These verses imply that the nations serve as judges or witnesses, as it were, who observe the deeds of the people of Israel and are impressed by the wisdom and understanding of Israel.

The second source is taken from remarks by Rabbi Israel Lifshitz, author of Tifereth Israel,[4] regarding the words of Rabbi Akiva in the Mishnah: “Beloved is man who was created in the image [of G‑d].”[5] Rabbi Akiva’s remarks pertain to the verse, “For in His image did G‑d make man,”[6] but Rabbi Lifschitz argues that even reason dictates accepting the view that all human beings were made in the image of G‑d.

According to him, the very fact that there are gentiles who have made a significant contribution to the world, and thereby also to the Jewish people, dictates a moral understanding by which it is inconceivable that the Holy One, blessed be He, not reward them, even if they not be G‑d-fearing.

He notes several examples of contributions made by gentiles: 1) Edward Jenner, a rural British physician who is considered to have discovered vaccination, having invented a vaccine against smallpox in 1796. 2) Sir Francis Drake, who in 1586, after fighting the Spanish in the Caribbean, stopped at Cartagena, Colombia, in order to restock provisions, including tobacco and potato tubers. He brought the potato to Europe, thereby preventing starvation. 3) Guttenberg, who invented printing in the mid-15th century. 4) The German humanist Johannes Reuchlin, who published a defense of the Talmud in 16th-century Germany, when the Dominicans, led by the apostate Pfefferkorn, sought to burn it.

The third source comes from the writings of Rav Kook:[7]

The Jews have hidden in them a treasure of special traits. But in order to unite the world in general with them, certain sought-after special talents must be lacking among the Jews so that they be completed by the rest of the world, by all the large-hearted of the gentiles. This makes room for that which the Jews receive from the world.

In other words, there are certain things that from the outset were made to be missing among the Jews so that they could be completed by the gentiles. The new idea Rav Kook brings here is that the function of the gentiles is assigned them from the outset and is not simply after the fact. The Jews, from the start, are in a position of lacking and thus are obliged to complete what they lack by receiving from other nations.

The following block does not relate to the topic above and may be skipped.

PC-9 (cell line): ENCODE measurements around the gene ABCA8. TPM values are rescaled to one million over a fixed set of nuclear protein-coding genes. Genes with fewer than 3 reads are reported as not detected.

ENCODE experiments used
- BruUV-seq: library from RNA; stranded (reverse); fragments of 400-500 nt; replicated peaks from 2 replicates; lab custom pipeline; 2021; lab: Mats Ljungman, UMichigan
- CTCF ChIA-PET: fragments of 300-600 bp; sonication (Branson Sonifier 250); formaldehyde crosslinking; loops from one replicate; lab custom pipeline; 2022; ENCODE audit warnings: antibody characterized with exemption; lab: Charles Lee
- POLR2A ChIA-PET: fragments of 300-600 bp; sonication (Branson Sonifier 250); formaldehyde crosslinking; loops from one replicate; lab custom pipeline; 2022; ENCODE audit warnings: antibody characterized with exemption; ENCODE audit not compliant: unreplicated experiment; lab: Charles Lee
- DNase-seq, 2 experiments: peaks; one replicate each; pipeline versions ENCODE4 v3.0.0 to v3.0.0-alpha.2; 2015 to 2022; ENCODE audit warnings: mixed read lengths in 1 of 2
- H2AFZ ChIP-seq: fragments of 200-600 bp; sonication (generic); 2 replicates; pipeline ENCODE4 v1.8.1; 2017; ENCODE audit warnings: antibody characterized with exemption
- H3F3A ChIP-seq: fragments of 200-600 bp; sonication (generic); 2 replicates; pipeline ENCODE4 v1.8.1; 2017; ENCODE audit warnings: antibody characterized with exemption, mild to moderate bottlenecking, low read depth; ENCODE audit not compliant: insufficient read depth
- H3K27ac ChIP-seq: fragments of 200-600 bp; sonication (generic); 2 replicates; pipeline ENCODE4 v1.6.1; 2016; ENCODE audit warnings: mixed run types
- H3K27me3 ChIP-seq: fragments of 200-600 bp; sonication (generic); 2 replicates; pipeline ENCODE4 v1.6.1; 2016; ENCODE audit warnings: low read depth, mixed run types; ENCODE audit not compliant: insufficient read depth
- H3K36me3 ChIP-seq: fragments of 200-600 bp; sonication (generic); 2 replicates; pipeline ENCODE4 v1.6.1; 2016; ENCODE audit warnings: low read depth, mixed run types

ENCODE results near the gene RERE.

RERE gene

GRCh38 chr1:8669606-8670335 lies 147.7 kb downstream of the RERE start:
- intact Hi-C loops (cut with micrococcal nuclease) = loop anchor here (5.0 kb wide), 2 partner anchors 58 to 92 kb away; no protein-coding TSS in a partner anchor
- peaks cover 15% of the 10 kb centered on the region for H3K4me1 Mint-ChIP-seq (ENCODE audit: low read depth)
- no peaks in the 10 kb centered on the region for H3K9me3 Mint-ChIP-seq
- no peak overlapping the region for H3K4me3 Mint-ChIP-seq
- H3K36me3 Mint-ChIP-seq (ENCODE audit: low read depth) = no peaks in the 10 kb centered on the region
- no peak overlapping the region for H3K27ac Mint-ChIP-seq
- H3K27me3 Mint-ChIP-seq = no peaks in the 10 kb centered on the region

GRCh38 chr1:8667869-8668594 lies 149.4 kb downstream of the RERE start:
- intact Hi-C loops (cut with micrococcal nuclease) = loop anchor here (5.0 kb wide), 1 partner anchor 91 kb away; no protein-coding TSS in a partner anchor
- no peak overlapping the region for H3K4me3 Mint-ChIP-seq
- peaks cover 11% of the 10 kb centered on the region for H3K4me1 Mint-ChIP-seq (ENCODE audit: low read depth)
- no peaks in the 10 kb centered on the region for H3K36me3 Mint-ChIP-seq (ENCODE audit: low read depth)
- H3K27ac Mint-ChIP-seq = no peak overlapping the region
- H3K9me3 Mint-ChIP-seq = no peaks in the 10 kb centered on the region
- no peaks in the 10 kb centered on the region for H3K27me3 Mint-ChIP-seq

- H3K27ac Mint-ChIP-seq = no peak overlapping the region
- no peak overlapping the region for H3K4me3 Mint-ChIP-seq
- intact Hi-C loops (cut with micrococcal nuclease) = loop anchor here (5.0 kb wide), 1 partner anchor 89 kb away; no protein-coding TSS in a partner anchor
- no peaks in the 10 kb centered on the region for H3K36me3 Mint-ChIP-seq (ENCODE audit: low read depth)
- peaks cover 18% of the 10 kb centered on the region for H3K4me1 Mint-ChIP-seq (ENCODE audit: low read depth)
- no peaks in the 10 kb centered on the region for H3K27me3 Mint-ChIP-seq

The fourth source comes from Rabbi Ezekiel Isidore Epstein’s[8] book, The Faith of Judaism: An interpretation for our times:[9]

Man [not necessarily Jews, A.A.], having been created in the image of G‑d, has certain unique traits which are divine—intelligence, freedom, creativity, and morality—and these traits were not given to no purpose, rather to enable him to take part in the works of the Lord. Hence Judaism considers the relationship between man and G‑d as one of partnership in which man becomes co-worker with G‑d in realizing His purpose.

Rabbi Isidore Epstein goes one step further than the previously cited sources when he places the virtues of the gentiles on the level of the potential, even if it has not been realized or translated into action. The very trait that is in mankind, insofar as one is human, establishes him or her as a partner in realizing the divine design.

The last source and perhaps most far-reaching source comes from the Netzivof Volozhin,[10] who explains why Genesis is also known as Sefer ha-Yashar, the “Book of the Upright One”:

The patriarchs are meritorious since, aside from being righteous, devout, and utterly loving of G‑d, they were also “upright,” that is to say, in their treatment of the gentiles, even the most despicable of idolaters. They always showed them love and were swift to do them good, insofar as that maintained Creation. For example, we see how Abraham prostrated himself, interceding on behalf of Sodom, even though he hated them and their king to the utmost on account of their wickedness, as is made clear in his words to the king of Sodom. Even so, he desired them to continue to exist.

Further on the Netziv praises the way each of our patriarchs treated undeserving gentiles (Abraham’s treatment of Lot, Isaac’s of Abimelech king of Gerar and his fellows, and Jacob’s of Laban). His remarks represent an extreme position in that they show a level of concern for other peoples which is not based on any positive trait with which the nations were blessed. Quite the contrary, even when the other nations were the dregs of morality, the attitude of our patriarchs towards them was one of disinterested concern.

We conclude with the hope that Isaiah’s vision in chapter 2:2-3 come to pass:

In the days to come, the Mount of the Lord’s House shall stand firm above the mountains and tower above the hills; and all the nations shall gaze on it with joy. And the many peoples shall go and say: “Come, let us go up to the Mount of the Lord, to the House of the G‑d of Jacob; that He may instruct us in His ways, and that we may walk in His paths.” For instruction shall come forth from Zion, the word of the Lord from Jerusalem.

Translated by Rachel Rowen